Olathe Schools Strengthen Mental Health Services

By Marleah Campbell

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OLATHE, Kan. (KCTV) — Students in the Olathe school district will have increased access to mental health services this year.

The district is centralizing its mental health services and using community support to provide more resources.

“We are really excited to be able to meet the needs of our students and make sure families get the help they need for their students in the school setting, where students tend to be really comfortable,” Angie Salava, district director of social-emotional learning and mental health services, said.

Last year, the district had 10 mental health professionals stationed at different schools — but with more than 50 buildings in the district, that pattern needed to change.

This year, five district employees will be dispatched to wherever the need arises at the request of the school.

Additionally, a new grant secured 25 community therapists who will partner with the district and provide care when needed.

This can range from emergency situations to ongoing therapeutic services.

“Our outsourced providers will provide this one-on-one, individualized therapy,” Salava said. “Our school providers will do many, many groups of depression groups, anxiety groups, anger management groups. We have transition groups for students entering kindergarten, sixth or ninth grade to help them become familiar with the school environment. »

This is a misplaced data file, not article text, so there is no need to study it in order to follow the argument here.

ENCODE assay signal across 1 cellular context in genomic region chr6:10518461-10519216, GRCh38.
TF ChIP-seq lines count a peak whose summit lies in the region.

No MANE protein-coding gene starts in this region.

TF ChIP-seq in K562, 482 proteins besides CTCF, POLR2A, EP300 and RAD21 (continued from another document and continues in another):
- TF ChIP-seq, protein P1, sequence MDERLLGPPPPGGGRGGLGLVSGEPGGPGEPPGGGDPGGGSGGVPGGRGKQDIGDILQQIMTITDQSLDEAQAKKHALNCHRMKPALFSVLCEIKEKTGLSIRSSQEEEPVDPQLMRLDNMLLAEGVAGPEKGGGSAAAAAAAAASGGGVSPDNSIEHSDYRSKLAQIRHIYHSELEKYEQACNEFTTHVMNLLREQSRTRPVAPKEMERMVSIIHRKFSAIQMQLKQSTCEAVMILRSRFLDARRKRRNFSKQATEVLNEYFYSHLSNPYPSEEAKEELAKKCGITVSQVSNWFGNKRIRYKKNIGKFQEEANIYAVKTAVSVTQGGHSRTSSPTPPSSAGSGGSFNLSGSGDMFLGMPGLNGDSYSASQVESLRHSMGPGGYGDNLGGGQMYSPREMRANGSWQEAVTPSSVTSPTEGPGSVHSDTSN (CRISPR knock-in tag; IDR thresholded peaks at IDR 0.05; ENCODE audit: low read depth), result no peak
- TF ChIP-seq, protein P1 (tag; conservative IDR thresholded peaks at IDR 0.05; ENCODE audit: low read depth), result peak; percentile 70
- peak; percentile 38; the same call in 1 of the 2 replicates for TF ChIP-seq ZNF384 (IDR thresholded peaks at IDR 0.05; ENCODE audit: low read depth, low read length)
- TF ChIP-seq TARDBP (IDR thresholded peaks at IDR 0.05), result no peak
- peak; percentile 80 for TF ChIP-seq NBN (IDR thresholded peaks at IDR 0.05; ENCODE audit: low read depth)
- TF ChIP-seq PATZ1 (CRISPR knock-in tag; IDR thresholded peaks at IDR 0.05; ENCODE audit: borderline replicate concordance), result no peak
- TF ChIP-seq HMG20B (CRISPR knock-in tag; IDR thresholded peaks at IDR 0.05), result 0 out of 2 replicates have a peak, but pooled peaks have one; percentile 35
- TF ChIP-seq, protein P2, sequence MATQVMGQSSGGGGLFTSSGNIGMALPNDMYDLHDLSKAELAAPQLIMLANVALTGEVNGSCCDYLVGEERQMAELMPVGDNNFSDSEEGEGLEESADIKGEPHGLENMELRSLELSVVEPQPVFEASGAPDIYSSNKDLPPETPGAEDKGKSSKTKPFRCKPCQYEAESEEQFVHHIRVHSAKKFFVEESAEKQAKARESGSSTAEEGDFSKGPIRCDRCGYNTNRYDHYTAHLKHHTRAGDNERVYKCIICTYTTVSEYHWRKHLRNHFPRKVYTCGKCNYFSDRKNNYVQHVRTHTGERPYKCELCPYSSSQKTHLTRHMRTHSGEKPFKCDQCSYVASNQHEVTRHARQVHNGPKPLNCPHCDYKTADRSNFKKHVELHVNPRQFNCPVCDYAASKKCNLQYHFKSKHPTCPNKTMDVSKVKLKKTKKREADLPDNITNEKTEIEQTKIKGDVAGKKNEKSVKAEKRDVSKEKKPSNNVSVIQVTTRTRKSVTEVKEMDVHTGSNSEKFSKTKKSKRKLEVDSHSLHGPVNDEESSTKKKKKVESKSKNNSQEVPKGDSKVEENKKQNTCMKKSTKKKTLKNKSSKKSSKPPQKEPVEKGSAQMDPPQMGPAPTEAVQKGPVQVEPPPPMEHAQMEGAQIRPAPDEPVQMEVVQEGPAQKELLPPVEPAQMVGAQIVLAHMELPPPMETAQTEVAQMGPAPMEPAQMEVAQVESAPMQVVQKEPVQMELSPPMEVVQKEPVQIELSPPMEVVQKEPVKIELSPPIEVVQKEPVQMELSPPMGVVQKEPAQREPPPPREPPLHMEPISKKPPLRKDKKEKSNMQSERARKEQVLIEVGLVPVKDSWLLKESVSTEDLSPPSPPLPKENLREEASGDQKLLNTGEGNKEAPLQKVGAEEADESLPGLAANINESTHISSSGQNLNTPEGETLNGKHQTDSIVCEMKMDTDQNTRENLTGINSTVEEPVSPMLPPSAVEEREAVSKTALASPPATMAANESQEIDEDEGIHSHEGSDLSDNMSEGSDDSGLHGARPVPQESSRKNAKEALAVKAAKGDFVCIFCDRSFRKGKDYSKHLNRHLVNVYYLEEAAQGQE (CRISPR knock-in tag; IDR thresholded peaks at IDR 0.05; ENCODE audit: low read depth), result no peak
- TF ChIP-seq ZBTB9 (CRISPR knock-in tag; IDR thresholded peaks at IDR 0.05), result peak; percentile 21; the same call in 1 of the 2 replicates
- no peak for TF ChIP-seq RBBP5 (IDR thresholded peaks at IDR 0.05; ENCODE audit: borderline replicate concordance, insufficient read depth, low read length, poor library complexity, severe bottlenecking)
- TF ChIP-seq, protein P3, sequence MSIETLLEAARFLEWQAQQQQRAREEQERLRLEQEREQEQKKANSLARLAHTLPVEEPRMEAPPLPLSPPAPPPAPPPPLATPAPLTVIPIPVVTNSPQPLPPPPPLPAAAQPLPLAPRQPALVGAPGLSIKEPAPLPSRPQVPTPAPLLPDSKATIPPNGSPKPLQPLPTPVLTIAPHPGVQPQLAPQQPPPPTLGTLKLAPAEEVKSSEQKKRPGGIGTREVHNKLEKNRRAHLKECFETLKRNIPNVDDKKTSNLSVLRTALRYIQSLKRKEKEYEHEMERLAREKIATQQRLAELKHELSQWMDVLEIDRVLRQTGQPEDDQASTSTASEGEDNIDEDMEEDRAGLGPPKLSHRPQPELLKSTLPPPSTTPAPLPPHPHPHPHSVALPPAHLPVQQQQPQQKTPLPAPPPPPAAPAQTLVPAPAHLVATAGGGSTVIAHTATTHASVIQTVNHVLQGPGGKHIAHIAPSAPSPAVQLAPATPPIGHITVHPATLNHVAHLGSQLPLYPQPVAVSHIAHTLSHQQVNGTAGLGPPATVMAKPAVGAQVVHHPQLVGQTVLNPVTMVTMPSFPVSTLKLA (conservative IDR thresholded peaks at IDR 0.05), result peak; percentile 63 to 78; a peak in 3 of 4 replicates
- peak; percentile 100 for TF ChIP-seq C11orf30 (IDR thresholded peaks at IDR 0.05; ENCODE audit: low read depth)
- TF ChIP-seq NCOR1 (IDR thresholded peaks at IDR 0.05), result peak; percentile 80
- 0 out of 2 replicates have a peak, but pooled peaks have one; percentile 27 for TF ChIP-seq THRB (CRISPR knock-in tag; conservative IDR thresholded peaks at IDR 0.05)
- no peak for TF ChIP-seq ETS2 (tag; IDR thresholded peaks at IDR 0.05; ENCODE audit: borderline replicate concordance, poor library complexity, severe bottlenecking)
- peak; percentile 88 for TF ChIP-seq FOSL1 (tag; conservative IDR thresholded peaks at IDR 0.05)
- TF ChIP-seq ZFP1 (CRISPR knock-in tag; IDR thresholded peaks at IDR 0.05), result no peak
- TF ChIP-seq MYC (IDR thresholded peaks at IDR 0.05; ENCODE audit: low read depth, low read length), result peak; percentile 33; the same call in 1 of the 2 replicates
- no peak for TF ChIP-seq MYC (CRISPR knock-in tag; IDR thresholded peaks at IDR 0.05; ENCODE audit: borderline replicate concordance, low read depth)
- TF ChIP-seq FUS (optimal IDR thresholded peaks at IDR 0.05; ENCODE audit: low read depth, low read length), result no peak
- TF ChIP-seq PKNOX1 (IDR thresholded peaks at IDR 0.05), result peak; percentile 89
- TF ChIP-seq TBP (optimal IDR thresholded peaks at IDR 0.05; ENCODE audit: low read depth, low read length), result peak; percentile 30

Parents can choose to enroll their children in the Services, and all Services require parental consent.

Community providers will bill the family, “unless the family is unable to pay,” Salava said. These families will have their services covered by the Braden Robertson Student Mental Health Fund. (Mental Health and Wellness | Olathe Public Schools Foundation)

“We leave that to the private providers, but our private providers also know that if a family is hesitant, they should go ahead and offer them a scholarship,” Salava said.

Salava says the March shooting in Olathe East led the district to revise its protocols and strengthen mental health support.

“We knew we had a growing need for students, that’s something we talked about ahead of time, but it helped push us a bit more to make sure we were meeting the need and were in able to provide the kind of services our students deserve,” said Angie Salava.

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